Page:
The National Institutes of Health awarded researchers at UC San Diego around $30 million over five years to expand and deepen longitudinal studies of the developing brain in children, it was announced Thursday.
Specifically, the funding will accelerate a larger effort to better understand how young brains and minds develop from infancy through early childhood and how some are affected by a variety of environmental factors.
Announced by the NIH and the National Institute on Drug Abuse last year, the HEALthy Brain and Child Development Study focuses on pregnancy and early childhood and how various exposures, such as prenatal substance exposure, trauma, environmental pollutants, as well as positive environments affect the long-term health of children.
Specific goals include optimizing brain-imaging technologies and protocols, identifying key brain developmental windows and learning how to better predict and prevent future mental disorders and behavioral problems associated with environmental exposures.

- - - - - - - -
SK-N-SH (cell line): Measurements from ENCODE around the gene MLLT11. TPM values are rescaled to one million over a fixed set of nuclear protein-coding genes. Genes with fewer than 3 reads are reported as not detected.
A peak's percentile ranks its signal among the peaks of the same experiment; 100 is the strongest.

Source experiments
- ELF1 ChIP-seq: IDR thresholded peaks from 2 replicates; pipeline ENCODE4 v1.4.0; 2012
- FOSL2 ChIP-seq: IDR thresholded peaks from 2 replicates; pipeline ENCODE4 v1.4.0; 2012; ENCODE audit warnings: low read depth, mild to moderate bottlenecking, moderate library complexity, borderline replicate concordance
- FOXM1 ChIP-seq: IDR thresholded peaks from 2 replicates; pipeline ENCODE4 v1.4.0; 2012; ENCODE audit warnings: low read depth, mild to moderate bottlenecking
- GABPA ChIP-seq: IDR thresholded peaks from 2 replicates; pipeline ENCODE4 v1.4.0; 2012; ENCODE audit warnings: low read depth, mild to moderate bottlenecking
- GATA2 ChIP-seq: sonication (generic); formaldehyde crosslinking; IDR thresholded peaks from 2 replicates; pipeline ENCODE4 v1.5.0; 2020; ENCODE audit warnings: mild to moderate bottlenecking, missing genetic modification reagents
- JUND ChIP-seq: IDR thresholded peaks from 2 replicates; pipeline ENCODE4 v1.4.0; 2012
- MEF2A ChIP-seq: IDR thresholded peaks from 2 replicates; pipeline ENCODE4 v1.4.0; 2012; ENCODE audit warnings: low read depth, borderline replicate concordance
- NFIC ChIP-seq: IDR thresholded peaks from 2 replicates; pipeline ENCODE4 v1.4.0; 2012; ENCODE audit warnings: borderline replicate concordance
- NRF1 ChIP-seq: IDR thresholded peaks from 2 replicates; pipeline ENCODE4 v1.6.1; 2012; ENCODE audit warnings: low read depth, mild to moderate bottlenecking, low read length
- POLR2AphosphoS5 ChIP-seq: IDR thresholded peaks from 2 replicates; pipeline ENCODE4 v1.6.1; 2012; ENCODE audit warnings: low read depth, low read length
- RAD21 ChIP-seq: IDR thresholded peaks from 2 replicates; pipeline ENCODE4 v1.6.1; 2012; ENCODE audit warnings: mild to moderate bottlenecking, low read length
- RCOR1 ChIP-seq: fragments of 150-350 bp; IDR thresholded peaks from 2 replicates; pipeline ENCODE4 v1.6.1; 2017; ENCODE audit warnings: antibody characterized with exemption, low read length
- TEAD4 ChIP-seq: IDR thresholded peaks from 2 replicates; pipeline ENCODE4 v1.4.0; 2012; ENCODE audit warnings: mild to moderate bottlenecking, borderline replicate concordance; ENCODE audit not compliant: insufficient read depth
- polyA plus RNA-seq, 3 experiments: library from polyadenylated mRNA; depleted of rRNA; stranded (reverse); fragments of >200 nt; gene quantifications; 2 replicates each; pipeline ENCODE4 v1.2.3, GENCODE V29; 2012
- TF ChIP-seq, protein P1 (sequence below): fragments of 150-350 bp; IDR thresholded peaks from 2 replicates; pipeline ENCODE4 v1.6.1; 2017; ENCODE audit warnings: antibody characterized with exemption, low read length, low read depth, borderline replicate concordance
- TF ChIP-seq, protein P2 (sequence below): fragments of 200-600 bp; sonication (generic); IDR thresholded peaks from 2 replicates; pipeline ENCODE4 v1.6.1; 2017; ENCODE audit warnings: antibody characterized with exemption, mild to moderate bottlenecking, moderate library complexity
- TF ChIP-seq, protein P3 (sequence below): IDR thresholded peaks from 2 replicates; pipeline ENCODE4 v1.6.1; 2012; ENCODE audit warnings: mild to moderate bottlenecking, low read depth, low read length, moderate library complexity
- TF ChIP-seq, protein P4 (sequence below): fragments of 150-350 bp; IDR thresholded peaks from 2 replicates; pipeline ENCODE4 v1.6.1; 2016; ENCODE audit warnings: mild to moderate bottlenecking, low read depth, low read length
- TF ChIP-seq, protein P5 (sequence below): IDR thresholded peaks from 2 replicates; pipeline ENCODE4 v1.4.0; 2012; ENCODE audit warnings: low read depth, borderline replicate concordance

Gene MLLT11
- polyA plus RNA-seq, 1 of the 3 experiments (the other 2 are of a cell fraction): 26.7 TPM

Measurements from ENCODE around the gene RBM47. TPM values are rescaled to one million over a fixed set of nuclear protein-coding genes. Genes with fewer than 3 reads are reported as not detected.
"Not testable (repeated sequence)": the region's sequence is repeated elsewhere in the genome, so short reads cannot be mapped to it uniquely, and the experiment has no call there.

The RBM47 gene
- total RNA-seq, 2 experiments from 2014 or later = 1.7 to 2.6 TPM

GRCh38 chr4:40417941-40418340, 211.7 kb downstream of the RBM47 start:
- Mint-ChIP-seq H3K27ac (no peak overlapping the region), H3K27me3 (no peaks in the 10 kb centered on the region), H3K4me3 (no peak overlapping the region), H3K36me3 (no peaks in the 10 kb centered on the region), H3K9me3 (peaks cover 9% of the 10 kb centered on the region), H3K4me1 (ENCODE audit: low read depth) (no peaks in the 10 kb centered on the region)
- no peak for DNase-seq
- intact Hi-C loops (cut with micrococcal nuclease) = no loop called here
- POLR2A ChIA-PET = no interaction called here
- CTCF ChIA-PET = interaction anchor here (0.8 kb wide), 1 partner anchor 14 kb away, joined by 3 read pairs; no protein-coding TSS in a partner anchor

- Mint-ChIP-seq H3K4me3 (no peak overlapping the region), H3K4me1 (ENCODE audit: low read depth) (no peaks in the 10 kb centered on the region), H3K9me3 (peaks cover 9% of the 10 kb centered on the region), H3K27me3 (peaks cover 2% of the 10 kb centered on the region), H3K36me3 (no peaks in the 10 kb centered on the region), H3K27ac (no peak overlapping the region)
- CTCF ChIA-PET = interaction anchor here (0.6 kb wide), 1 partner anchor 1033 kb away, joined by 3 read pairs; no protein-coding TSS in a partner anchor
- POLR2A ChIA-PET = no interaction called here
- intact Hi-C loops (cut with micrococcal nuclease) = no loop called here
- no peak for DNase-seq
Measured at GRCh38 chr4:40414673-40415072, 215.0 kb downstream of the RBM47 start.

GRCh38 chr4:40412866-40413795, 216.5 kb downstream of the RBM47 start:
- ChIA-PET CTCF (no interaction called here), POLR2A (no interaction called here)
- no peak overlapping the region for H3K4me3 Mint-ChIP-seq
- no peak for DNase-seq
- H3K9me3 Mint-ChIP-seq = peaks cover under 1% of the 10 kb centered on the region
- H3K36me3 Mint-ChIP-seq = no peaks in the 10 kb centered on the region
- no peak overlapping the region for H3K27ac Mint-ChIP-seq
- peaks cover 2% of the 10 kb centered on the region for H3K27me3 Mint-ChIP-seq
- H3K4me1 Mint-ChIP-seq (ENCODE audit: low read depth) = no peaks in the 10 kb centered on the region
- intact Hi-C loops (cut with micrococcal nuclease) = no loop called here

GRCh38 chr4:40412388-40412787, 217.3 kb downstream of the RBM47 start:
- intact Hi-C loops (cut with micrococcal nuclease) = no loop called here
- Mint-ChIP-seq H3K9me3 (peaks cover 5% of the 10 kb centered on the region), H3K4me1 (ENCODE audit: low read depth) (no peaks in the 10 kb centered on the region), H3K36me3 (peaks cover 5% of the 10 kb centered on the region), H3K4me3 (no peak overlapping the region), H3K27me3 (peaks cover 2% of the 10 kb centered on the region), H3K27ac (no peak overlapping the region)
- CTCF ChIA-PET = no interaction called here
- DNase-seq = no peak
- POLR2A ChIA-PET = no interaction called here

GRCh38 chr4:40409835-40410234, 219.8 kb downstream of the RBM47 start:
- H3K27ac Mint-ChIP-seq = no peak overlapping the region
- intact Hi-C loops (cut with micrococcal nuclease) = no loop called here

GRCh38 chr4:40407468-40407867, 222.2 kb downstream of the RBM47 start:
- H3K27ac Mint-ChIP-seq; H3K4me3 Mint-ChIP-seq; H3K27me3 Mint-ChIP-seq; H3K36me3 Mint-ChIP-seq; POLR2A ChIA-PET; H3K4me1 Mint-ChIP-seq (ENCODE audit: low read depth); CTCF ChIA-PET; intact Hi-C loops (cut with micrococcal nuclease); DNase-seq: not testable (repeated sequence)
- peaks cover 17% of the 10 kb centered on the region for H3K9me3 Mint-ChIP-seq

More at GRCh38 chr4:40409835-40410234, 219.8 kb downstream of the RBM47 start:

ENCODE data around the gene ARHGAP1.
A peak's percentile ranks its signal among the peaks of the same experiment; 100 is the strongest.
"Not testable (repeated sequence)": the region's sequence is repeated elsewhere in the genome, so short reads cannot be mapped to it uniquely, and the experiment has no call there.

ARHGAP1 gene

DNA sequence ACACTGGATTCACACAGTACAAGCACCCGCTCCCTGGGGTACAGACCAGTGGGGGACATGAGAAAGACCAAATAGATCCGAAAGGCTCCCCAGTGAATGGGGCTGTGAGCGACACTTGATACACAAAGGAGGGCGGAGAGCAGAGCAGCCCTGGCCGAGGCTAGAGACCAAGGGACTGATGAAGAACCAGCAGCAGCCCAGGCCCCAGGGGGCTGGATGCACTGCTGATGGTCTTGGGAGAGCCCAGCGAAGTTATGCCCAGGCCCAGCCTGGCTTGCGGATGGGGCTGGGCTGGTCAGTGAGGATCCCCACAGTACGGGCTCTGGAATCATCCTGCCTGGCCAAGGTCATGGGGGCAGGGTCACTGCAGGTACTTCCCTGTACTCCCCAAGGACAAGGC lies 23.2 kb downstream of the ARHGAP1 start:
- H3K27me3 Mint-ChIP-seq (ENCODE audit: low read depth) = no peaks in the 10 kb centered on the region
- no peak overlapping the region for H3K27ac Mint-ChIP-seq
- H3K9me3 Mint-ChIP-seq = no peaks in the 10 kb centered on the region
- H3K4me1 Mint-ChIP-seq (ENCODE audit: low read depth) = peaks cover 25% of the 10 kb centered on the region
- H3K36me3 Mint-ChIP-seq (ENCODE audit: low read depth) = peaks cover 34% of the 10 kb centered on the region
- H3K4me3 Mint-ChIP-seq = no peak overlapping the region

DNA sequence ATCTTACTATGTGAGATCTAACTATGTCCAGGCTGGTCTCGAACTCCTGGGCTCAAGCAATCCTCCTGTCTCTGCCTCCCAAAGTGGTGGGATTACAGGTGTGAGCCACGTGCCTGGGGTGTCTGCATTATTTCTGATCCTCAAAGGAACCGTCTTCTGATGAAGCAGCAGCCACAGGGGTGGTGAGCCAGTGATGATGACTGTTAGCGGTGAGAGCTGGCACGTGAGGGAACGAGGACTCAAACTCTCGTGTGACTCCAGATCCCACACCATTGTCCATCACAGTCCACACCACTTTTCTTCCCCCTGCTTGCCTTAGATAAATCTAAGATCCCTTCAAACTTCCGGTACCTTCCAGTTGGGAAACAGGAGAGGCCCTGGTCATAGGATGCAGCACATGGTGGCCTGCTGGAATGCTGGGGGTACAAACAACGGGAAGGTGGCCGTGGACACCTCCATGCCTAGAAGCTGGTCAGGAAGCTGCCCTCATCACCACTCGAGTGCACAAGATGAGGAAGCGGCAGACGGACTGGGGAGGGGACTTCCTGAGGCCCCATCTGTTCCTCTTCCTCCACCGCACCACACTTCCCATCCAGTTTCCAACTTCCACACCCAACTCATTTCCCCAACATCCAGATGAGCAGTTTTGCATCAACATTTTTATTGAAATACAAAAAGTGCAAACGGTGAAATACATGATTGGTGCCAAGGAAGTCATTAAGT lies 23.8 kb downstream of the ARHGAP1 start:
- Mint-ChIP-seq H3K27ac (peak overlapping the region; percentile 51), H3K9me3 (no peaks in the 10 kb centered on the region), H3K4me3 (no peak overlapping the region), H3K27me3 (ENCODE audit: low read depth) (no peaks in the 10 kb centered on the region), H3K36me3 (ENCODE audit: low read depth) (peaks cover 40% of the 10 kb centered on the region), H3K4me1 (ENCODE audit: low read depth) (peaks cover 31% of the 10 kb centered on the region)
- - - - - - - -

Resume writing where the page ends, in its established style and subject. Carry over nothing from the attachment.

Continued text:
“This is a groundbreaking study of normal and atypical brain developmental trajectories from day zero to 10 years of age in a large sample of about 8,000 families,” said Christina Chambers, professor of pediatrics at UCSD School of Medicine and professor in the Herbert Wertheim School of Public Health and Human Longevity Science at UCSD.
Chambers is co-principal investigator of the administrative core for the nationwide study. Anders Dale, professor of neuroscience and radiology and director of the Center for Multimodal Imaging and Genetics at UCSD, will co- lead the HBCD Data Center.
UCSD will serve as the study administrative core through the Center for Human Development, managing 25 study sites across the country, including one at UCSD School of Medicine.
Gretchen Bandoli, assistant professor in the Department of Pediatrics at UCSD, and Dr. Sheila Gahagan, professor of pediatrics and a developmental- behavioral pediatrician at UCSD Health, are co-principal Investigators of the site in San Diego.
The HBCD study is being designed to align with data currently being collected under the Adolescent Brain Cognitive Development study, which was launched in 2015 to chronicle the brain development of more than 12,000 children for at least 10 years, starting at ages 9 and 10.
The study is led by the National Institute on Drug Abuse and funded by 10 institutes and offices at the National Institutes of Health, and the Helping to End Addiction Long-term Initiative. The NIH HEAL Initiative, announced in 2018, seeks to speed scientific solutions to stem the national opioid public health crisis, funding hundreds of projects nationwide to better understand, manage and treat pain and to improve treatment for opioid misuse and addiction.
–City News Service